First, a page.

On the extra-column band-broadening contributions of modern, very high pressure liquid chromatographs using 2.1 mm I.D. columns packed with sub-2 μm particles.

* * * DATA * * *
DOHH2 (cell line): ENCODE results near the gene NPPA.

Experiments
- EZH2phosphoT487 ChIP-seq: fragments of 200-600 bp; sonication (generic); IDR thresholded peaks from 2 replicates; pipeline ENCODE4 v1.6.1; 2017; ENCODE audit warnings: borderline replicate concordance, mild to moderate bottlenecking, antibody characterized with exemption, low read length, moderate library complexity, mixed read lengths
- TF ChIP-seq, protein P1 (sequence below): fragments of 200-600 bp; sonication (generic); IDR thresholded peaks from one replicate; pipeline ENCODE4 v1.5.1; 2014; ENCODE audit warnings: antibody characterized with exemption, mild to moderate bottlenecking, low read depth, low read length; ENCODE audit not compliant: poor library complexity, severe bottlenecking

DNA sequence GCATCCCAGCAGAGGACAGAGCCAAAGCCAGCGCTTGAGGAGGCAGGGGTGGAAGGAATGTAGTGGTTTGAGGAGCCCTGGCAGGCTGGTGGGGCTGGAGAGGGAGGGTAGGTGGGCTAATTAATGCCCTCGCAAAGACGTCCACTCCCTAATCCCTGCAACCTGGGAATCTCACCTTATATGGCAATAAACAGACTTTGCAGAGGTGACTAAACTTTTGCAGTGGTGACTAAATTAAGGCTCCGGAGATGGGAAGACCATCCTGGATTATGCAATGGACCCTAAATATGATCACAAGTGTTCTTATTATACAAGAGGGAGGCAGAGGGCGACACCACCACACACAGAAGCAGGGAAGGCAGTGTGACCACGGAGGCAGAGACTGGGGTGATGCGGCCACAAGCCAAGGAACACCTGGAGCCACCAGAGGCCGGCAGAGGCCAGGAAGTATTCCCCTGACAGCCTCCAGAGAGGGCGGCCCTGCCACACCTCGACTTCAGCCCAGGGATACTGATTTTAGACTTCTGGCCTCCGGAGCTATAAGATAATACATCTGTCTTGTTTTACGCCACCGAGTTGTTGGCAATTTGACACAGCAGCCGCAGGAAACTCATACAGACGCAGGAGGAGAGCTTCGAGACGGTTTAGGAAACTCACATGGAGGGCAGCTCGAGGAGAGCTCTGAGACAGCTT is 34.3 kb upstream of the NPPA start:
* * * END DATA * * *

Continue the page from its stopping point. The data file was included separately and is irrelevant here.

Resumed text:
ABSTRACT The efficiencies of two narrow bore columns (100 mm and 50 mm × 2.1 mm) packed with 1.7 μm totally porous BEH-C(18) particles were measured on two very high pressure liquid chromatographs (Acquity from Waters and 1290 Infinity HPLC System from Agilent) operating at maximum pressures of 1034 and 1200 bar, respectively. The probe compounds were a mixture of uracil, acetophenone, toluene, and naphthalene eluted in a 50/50 (v/v) solution of acetonitrile and water at 303 K with a flow rate of 0.40 mL/min. The apparent efficiencies of columns, which lumps the consequences of band broadening due to the column and the system contributions, may depend much on the extra-column volumes of the instruments used. Actually, it is known for a long time that the apparent column performance is strongly affected by the instrument characteristics, including the diameter of the connecting tubes, the injection technique (with or without needle seat capillary), and the detection cell volume. When the 1290 Infinity HPLC System is equipped with a needle seat, an inlet and an outlet connecting capillary tube with inner diameters around 115 μm, its extra-column variance for a 0.1 μL injection volume is 9.2 μL(2) while that of the Acquity instrument is 6.9 μL(2). Minor modifications suggested by their respective manufacturers allowed significant reductions of these variances, to 6.2 and 3.9 μL(2), respectively. Yet, in their optimized configurations and for weakly retained compounds (k≃1), these modern, sophisticated instruments cannot provide more than 75% (1290 Infinity) and 85% (Acquity) of the maximum efficiency of a 2.1 mm × 50 mm BEH column. For more strongly retained compounds (k>4), in contrast, they are both able to provide more than 95% of the maximum expected efficiency.